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Now Playing at the Packard Campus Theater (June 19-21, 2014)

Saddle up as our Westerns series continues, including a terrific silent film this Saturday starring William S. Hart, cinema’s first major cowboy star.

Thursday, June 19 (7:30 p.m.)
The Assassination of Jesse James by the Coward Robert Ford (Warner Bros., 2007, R-rated*)
Robert Ford, an eager recruit into the notorious James-Younger Gang, comes to grow jealous of the famous outlaw Jesse James and, with the help of his brother Charley, plots to kill him. Brad Pitt stars as James and Casey Affleck was nominated for an Oscar for best supporting actor for his portrayal of Robert Ford. Andrew Dominik wrote and directed this adaptation of Ron Hansen’s 1983 novel of the same name. The Western also features Sam Shepard as Frank James and Sam Rockwell as Charley Ford. Roger Deakins’ cinematography also received an Academy Award nomination.

*No one under the age of 17 will be admitted without a parent or guardian.

Friday, June 20 (7:30 p.m.) Budd Boetticher-Randolph Scott Western Double Feature
The Tall T (Columbia, 1957)
A ruthless bandit and his henchmen hold a group of stagecoach passengers hostage while ranch hand Randolph Scott negotiates to keep his fellow captives alive. The film also stars Richard Boone, Arthur Hunnicutt and Maureen O’Sullivan. Budd Boetticher directed this suspenseful Western based on a story by Elmore Leonard. The film was named to the National Film Registry in 2000.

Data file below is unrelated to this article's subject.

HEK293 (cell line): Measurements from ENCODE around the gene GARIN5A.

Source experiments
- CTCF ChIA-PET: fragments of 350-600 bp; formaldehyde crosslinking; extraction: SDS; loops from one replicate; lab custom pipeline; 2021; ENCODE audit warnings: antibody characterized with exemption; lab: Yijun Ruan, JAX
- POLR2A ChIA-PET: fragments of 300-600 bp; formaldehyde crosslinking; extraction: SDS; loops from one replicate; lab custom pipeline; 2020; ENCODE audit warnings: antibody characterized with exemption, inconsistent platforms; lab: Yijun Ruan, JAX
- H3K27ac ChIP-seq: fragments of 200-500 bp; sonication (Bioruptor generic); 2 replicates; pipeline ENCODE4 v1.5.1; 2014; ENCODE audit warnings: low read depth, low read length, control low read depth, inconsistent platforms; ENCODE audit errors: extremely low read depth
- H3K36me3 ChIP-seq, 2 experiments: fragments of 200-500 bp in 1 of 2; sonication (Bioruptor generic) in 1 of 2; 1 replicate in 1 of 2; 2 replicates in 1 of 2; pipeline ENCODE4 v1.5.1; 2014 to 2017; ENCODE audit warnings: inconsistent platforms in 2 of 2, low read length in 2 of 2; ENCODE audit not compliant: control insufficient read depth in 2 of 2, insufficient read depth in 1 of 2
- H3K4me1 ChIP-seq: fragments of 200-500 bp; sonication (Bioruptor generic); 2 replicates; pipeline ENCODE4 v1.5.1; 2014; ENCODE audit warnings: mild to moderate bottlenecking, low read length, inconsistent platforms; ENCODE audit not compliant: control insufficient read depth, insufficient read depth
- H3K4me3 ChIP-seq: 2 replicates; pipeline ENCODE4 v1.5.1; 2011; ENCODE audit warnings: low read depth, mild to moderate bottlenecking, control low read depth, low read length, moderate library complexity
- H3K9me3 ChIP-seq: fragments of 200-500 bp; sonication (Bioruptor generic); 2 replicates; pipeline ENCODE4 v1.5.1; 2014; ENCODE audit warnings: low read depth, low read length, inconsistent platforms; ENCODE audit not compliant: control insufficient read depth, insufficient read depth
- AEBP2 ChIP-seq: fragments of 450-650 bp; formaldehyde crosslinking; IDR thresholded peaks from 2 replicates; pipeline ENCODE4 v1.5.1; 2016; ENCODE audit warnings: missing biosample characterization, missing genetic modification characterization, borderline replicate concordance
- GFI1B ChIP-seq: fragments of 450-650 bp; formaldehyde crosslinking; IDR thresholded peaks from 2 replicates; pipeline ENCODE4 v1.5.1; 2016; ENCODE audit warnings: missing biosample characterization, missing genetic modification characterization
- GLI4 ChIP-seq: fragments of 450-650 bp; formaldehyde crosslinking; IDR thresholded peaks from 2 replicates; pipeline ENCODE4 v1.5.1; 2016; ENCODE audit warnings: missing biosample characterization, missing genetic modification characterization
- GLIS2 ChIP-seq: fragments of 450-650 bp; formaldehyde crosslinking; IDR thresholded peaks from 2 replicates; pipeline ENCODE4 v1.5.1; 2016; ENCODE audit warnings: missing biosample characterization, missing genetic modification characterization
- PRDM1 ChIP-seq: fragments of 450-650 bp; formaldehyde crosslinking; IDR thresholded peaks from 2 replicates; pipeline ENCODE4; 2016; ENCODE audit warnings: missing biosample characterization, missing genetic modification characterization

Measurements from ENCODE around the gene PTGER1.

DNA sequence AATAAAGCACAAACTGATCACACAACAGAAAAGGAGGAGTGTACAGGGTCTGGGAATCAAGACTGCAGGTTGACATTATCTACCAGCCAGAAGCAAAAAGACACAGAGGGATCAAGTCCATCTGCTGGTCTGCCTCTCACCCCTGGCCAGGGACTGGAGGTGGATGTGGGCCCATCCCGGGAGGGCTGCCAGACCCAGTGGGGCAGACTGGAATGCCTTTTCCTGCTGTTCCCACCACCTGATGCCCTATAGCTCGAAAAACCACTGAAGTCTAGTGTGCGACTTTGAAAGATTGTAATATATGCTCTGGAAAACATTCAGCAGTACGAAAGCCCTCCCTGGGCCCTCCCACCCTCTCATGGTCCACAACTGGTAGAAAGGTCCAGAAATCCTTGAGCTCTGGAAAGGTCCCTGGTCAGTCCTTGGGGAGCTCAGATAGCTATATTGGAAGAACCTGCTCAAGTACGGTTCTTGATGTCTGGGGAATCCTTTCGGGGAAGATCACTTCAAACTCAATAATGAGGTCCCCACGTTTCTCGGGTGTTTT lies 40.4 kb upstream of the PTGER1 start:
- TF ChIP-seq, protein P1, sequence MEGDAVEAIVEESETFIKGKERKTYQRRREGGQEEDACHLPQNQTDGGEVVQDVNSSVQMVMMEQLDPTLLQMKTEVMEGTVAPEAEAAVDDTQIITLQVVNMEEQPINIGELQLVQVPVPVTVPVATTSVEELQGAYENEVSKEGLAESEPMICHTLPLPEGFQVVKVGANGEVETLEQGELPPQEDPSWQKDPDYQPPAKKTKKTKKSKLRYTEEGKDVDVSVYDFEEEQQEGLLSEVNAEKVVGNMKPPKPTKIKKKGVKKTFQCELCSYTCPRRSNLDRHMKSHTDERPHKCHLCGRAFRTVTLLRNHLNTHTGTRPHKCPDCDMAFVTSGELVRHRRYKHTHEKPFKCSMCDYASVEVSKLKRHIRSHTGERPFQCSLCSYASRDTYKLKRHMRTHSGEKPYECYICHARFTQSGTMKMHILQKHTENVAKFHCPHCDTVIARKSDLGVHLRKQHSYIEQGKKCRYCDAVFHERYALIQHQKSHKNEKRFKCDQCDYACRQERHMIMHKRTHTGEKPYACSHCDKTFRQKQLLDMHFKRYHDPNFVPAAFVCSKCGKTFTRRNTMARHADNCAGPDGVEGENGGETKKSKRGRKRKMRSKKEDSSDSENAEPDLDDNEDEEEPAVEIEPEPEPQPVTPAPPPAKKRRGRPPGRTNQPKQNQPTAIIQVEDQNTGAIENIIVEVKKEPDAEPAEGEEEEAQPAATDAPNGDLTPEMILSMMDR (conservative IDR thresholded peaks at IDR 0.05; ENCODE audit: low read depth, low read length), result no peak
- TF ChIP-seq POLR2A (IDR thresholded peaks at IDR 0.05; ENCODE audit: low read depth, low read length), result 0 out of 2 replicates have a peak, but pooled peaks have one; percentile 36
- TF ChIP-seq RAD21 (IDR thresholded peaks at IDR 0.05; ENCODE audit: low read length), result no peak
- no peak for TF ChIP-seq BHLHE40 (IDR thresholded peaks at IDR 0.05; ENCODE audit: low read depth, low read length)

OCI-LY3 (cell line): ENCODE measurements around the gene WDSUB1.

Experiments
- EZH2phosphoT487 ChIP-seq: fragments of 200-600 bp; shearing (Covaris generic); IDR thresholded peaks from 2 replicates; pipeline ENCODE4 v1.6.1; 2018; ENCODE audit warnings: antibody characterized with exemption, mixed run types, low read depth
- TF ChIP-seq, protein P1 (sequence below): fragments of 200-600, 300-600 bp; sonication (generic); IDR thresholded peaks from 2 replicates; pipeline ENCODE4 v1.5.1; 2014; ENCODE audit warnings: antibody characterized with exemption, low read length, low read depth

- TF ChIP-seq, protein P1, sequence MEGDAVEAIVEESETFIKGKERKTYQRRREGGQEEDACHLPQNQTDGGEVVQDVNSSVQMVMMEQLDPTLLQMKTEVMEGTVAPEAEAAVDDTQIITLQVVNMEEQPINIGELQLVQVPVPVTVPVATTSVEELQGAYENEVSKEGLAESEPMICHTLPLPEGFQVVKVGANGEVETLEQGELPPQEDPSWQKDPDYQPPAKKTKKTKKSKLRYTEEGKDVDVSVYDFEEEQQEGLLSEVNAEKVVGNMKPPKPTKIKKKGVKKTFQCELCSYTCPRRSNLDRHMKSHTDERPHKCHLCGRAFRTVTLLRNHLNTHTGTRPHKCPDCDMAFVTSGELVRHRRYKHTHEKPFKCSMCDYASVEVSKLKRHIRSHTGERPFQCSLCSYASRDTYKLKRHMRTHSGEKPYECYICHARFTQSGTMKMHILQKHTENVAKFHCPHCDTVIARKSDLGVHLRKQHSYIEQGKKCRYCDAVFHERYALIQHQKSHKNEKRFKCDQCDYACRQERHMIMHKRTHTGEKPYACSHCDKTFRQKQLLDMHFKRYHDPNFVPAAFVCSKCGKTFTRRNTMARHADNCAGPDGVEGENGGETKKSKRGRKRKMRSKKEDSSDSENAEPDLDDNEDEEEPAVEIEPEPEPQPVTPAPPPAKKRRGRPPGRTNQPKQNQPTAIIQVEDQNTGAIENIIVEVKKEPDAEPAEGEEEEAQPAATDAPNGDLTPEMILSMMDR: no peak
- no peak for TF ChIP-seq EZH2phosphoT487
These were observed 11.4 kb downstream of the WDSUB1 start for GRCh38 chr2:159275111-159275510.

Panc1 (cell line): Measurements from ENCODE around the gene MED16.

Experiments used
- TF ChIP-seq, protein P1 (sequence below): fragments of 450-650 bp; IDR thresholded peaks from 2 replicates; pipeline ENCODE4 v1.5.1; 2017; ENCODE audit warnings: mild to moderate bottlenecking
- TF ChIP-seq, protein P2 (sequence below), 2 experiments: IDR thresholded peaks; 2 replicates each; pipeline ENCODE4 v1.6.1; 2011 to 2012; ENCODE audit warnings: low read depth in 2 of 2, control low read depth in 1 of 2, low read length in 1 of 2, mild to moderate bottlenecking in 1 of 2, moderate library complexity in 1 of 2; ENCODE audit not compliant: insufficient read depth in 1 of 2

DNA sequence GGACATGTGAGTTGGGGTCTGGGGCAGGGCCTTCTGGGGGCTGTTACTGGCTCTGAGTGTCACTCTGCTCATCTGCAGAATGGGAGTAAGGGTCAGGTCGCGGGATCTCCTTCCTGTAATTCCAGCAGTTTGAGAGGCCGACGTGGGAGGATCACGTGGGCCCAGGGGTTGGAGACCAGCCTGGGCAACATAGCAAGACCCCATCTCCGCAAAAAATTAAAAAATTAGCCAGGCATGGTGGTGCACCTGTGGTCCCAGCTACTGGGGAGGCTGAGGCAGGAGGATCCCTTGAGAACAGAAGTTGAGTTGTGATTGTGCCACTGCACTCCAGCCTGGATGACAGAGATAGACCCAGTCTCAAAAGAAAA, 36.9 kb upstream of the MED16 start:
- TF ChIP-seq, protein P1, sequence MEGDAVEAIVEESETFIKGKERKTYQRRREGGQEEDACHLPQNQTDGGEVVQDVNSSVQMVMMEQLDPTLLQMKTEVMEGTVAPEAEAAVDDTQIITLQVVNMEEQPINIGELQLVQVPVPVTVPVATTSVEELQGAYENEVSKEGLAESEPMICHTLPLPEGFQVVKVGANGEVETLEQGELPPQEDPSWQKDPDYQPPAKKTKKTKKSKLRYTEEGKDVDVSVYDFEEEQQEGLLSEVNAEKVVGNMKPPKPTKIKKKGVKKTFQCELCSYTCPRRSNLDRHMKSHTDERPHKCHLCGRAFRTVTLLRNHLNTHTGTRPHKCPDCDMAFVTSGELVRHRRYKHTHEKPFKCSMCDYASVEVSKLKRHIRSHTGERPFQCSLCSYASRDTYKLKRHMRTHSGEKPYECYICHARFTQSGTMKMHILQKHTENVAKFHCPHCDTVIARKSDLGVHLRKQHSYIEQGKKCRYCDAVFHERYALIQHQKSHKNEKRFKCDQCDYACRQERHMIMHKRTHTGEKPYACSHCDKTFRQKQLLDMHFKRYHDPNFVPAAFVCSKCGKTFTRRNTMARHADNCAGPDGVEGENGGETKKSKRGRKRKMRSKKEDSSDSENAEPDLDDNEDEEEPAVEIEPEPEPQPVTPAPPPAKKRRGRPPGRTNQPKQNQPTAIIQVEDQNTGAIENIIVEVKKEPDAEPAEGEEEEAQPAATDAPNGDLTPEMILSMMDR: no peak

Maureen O’Sullivan and Randolph Scott in The Tall T (Columbia, 1957)

Ride Lonesome (Columbia, 1959)
Randolph Scott stars as bounty hunter Ben Brigade, who captures wanted murderer Billy John and heads for Santa Cruz to turn him in. At a way station, two outlaws and the station master’s wife join Brigade on his ride. To reach town alive, they’ll have to evade Indians and Billy John’s vengeful brother. Budd Boetticher directed this portrayal of life in the desolate and lonesome Old West, which also stars James Best, Pernell Roberts, Lee Van Cleef, Karen Steele and James Coburn in his film debut.

Saturday, June 21 (7:30 p.m.)
Wagon Tracks (Famous Players-Lasky, 1919)
William S. Hart helped define the Western genre as early as 1914 and became one of its first great stars. His films were known for being authentic and realistic, and relied more on character development than action.  In Wagon Tracks, he plays Buckskin Hamilton, a desert guide for a wagon train crossing the wasteland. While caring for the pioneers he escorts, Buckskin tries to solve the murder of his brother by one of the travelers.  Directed by Lambert Hillyer and produced by Thomas Ince and Hart, the film also stars Robert McKim, Lloyd Bacon and Jane Novak. Andrew Simpson will provide live musical accompaniment.

For more information on our programs, please visit the web site at www.loc.gov/avconservation/theater/.

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